The state is looking to a rarely used 16-year-old law that authorizes immediate deportation of nonviolent immigrant inmates as a way for its cash-strapped prison system to save money.

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The state is looking to a rarely used 16-year-old law that authorizes immediate deportation of nonviolent immigrant inmates — before they’ve served their time — as a way for its cash-strapped prison system to try to save money.

The 1993 early-deportation law targets both illegal and legal immigrants who have been convicted of low-risk felonies such as drug and property crimes. About 360 such offenders are currently in Washington prisons.

State Department of Corrections Secretary Eldon Vail has not heard of this law ever successfully being used and believes the last time it was attempted was in the mid-1990s. But with his agency facing hard cuts in one of the bleakest state budgets in decades, Vail is moving to put it into use.

The law requires that prosecutors and sentencing judges sign off on the early deportation of offenders, whose removal from the country would be handled by U.S. Immigration and Customs Enforcement (ICE).

“This law languished for several years, and we didn’t get much cooperation from judges and prosecutors, but these are extraordinary times,” Vail said. “Given the budget reality, if it’s not this cut then it’s some other cut.”

Vail’s plan would speed up an existing process for deporting immigrant offenders, removing them at the start of their prison sentence, rather than at the end. A handful of other states use some form of early deportation, though most require their inmates to serve at least part of their sentence.

Washington’s plan for early deportation comes as state and local governments across the country are struggling to stem the inflow of illegal immigrants, concerned about how much they are costing in terms of health care, education and incarceration.

Yet the plan raises concerns on both sides of the immigration debate.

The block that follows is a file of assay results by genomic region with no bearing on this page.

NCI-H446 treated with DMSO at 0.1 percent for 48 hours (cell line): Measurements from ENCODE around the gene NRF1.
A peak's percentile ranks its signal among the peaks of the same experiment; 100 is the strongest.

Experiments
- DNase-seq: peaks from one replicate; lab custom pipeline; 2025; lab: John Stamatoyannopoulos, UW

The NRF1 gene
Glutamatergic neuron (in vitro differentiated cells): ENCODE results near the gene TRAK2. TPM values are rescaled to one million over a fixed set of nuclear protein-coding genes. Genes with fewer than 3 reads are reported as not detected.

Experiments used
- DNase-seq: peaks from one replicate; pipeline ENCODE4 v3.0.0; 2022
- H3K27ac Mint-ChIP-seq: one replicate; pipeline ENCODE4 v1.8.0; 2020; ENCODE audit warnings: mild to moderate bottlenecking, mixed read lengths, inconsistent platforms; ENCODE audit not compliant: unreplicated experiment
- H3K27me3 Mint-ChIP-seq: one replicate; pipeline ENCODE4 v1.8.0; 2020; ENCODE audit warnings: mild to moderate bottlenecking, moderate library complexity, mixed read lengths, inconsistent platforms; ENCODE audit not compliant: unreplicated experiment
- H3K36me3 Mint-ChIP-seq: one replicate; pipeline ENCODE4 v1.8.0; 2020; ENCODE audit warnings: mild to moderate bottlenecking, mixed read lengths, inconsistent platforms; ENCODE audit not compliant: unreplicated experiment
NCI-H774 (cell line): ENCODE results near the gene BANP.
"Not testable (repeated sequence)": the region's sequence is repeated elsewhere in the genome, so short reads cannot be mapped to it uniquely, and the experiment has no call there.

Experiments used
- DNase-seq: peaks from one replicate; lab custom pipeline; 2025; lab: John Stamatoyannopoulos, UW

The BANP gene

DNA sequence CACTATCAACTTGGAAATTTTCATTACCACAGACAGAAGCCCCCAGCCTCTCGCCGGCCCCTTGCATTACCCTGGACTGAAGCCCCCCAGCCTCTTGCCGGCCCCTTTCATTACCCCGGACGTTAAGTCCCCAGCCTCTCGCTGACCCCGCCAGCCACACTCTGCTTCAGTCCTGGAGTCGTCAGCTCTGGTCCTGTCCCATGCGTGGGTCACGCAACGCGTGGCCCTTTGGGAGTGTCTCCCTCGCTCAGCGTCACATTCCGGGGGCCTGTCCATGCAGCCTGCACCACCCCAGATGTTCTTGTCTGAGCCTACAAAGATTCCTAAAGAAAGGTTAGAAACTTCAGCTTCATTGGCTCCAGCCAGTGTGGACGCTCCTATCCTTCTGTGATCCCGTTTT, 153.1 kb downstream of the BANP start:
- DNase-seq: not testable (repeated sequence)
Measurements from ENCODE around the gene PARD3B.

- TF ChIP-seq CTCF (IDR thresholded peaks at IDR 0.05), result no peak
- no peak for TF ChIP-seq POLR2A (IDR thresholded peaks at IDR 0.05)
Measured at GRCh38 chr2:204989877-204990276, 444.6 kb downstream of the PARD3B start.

While immigrant advocates worry that incarcerated immigrants could be denied access to attorneys and information that might help them fight deportation, those favoring tighter immigration controls believe that releasing them before they’ve done their time rewards them with a free plane ticket home — and sets them up to sneak back across the border.

Before he can move forward with this plan, however, Vail still needs to get the state’s prosecuting attorneys and superior court justices on board.

The Washington Association of Prosecuting Attorneys did not return calls for comment, but Spokane County Superior Court Judge Tari S. Eitzen, head of the state Superior Court Judges’ Association, said she will sit down with Vail in the next few weeks with the idea of creating paperwork so the process can work uniformly across the state.

Eitzen said requests from the Department of Corrections will be handled on a case-by-case basis.

The idea has been widely discussed in the state over the past several months. A bill that would have allowed for early deportations, without clearance by prosecutors and judges, died in the Legislature.

Gov. Chris Gregoire, an early backer of such a plan as a way to save money, said in a recent letter to Vail that she still wants to move ahead with it but wants to make sure that immigrant inmates have access to information about their immigration cases and to legal representation if they want it.